Church can be plastic and judgmental, and we end up getting it wrong a lot. Even worse, it can be a dull and comfortable place where nothing out of the ordinary ever happens. This makes me both embarrassed and sad.
But there are moments when we are beautiful.
One of my most profound church experiences happened about fifteen years ago. A man with polio, cystic fibrosis, and a thick southern accent was speaking. Really he was yelling, but not in that obnoxious, preachery way. He was yelling from a subterranean place where his deep loneliness had met radical acceptance.
He was preaching out of Matthew 20:29-34. It’s a layered story, one that arrests you if you let it.
First of all, it’s about beggars.
Two blind beggars, to be exact. They’re sitting by the side of the road, and they find out that Jesus is coming their way, so they began shouting.
This is where it gets uncomfortable. They’re yelling at the top of their lungs, trying to get noticed. This is what desperate people do. They break the rules and don’t even know it. Most of us would be embarrassed by this display of neediness, and if we had kids with us, we’d pull them close and cover their eyes.
“Lord, Son of David, have mercy on us,” they shouted.
And then the crowd did what crowds do: they tried to shut the beggars up. It’s uncomfortable to have desperate people screaming for help. It’s uncomfortable to have people with such obvious needs, being so obviously needy.
But these were desperate beggars, and so they just shouted louder. I like these guys. They know they have an empty pit that needs to be filled, and they are going for broke. If they ever cared about what other people thought, they don’t anymore.
And then we read the two most beautiful words in all of Scripture: Jesus stopped.
And he did something that you and I probably wouldn’t do. We’d have a peanut butter and jelly sandwich made, or we’d offer to take these beggars to lunch. Maybe we’d give them some money.
Jesus asked them a dangerous question: “What do you want me to do for you?”
These two men knew exactly what they wanted, and it wasn’t all that spiritual. “Lord,” they said (maybe they whispered it). “We want to see.”
Jesus felt compassion for them, touched their eyes, and suddenly they could see.
The speaker then asked us which of us might be a candidate to receive a touch from Jesus that day. I still remember the hush in the room and the pounding in my chest. He asked us to imagine that Jesus was asking us that same question, right then and there: What do you want me to do for you?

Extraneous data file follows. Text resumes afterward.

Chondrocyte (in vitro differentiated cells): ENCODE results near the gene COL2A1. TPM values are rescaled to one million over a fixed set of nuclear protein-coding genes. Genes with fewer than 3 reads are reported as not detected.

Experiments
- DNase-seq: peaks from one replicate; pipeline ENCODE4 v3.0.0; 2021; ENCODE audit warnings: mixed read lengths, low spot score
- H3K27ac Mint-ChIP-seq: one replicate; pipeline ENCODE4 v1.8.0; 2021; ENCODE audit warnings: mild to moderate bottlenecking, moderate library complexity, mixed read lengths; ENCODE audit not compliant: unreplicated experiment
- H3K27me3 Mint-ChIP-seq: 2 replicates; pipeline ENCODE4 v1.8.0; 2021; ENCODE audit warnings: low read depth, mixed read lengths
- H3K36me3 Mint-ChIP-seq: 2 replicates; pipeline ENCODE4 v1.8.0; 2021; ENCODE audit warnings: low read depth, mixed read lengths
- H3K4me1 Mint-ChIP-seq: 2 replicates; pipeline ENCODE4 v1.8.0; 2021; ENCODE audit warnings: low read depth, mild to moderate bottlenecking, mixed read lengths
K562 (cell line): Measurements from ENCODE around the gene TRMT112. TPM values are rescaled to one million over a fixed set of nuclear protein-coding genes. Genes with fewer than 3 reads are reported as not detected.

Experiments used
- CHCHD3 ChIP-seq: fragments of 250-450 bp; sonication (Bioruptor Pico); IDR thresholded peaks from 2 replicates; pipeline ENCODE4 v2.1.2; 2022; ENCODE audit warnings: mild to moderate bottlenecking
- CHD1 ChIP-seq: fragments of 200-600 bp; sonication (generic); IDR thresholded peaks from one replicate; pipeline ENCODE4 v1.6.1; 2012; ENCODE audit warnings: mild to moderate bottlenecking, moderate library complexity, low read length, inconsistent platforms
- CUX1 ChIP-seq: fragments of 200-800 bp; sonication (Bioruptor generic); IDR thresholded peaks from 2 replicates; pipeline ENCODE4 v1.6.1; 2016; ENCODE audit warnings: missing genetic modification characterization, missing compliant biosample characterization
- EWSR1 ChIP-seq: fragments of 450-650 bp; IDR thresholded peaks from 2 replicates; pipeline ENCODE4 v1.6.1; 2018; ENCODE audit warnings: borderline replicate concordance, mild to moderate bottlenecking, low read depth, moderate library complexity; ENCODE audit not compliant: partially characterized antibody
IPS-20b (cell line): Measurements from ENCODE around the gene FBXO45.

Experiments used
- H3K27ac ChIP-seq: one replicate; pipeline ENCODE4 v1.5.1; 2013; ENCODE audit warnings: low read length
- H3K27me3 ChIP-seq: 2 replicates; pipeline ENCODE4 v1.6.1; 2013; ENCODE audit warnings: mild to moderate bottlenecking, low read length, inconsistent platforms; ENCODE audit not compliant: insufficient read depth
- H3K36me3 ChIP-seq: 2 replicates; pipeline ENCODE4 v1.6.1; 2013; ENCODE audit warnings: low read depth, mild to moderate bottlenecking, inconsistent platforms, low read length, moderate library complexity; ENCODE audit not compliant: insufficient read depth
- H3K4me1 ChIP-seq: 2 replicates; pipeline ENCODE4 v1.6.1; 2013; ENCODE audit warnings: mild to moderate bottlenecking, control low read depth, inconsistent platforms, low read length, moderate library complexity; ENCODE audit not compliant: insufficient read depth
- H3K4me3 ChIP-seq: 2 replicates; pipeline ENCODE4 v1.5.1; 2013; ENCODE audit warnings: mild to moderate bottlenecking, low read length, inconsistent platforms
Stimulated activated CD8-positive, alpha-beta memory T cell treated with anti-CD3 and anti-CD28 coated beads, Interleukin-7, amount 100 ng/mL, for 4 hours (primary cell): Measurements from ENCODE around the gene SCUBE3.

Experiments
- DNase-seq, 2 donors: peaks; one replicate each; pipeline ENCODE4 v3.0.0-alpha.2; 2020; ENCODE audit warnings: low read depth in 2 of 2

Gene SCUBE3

He told us that in order to be a candidate for a touch from Jesus, we’d just need to be honest about our need; in the deepest way possible, we’re just as needy as those blind men. Then, we’d need to be out loud about our need. Finally, we’d need to be out loud about our need, to Jesus.
The room was packed, and there were people standing along the walls, ready to pray for anyone who needed to be out loud about their need to another human being, and also to Jesus. So I went up to a very tall man with white hair, and I just wept. And he held me in his arms, while I ugly cried my pain all over both of us.
There was no band that day, no coffee bars. There was just a preacher who was convinced that Jesus still stops for people like me, and there were people to help me pray when I did not know what do to.
Hey church, let’s get back to doing that. Let’s get more comfortable with uncomfortable.
I just got a glossy card in my mailbox yesterday about a new church starting. I love that. I love new expressions of the old community of faith.
Here’s what I’d want to say to that new church, all shiny and excited and bursting with life:
What really matters is this: Everybody is desperate to know that Jesus still stops, and that Jesus stops for them, no matter what. Everybody is desperate and needy, especially the ones who look like they aren’t. Everybody is teetering on the edge. Everybody needs to know this story is for them.
You are the crowd, and you are the beggar. You are sometimes even the one who stops.
Stay in touch with that, I’d want to say to this new church. Stay in touch with the fact that you are the blind man sitting by the side of the road. Stay in touch with the blindness in your church. Stay in touch with the Jesus who stops. Create opportunities for uncomfortable things to happen. Don’t worry so much about the band and the lights and the cool and the coffee. Those things are fine but they’re not the thing.
Jesus stopping? That’s the thing.
And it’s a beautiful thing, every time it happens to blind beggars like me and like you.